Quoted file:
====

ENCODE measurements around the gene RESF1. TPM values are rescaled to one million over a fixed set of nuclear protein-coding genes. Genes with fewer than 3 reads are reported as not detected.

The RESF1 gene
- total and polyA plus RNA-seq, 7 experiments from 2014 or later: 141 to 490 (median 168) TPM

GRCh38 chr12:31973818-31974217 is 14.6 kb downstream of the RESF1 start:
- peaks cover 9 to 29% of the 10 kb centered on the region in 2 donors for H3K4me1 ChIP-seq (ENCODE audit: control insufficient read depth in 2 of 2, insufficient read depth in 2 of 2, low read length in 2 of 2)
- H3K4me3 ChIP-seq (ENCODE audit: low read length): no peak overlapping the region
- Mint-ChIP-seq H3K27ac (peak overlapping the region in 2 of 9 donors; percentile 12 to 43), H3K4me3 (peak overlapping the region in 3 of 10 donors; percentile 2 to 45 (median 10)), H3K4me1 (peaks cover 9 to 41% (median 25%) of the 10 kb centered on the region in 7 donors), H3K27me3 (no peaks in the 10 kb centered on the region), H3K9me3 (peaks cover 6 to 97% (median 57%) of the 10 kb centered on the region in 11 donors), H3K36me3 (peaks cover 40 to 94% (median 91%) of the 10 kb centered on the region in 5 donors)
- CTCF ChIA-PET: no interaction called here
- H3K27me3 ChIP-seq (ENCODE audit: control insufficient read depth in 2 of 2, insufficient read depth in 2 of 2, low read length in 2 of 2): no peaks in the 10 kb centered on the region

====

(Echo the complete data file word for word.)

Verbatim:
ENCODE measurements around the gene RESF1. TPM values are rescaled to one million over a fixed set of nuclear protein-coding genes. Genes with fewer than 3 reads are reported as not detected.

The RESF1 gene
- total and polyA plus RNA-seq, 7 experiments from 2014 or later: 141 to 490 (median 168) TPM

GRCh38 chr12:31973818-31974217 is 14.6 kb downstream of the RESF1 start:
- peaks cover 9 to 29% of the 10 kb centered on the region in 2 donors for H3K4me1 ChIP-seq (ENCODE audit: control insufficient read depth in 2 of 2, insufficient read depth in 2 of 2, low read length in 2 of 2)
- H3K4me3 ChIP-seq (ENCODE audit: low read length): no peak overlapping the region
- Mint-ChIP-seq H3K27ac (peak overlapping the region in 2 of 9 donors; percentile 12 to 43), H3K4me3 (peak overlapping the region in 3 of 10 donors; percentile 2 to 45 (median 10)), H3K4me1 (peaks cover 9 to 41% (median 25%) of the 10 kb centered on the region in 7 donors), H3K27me3 (no peaks in the 10 kb centered on the region), H3K9me3 (peaks cover 6 to 97% (median 57%) of the 10 kb centered on the region in 11 donors), H3K36me3 (peaks cover 40 to 94% (median 91%) of the 10 kb centered on the region in 5 donors)
- CTCF ChIA-PET: no interaction called here
- H3K27me3 ChIP-seq (ENCODE audit: control insufficient read depth in 2 of 2, insufficient read depth in 2 of 2, low read length in 2 of 2): no peaks in the 10 kb centered on the region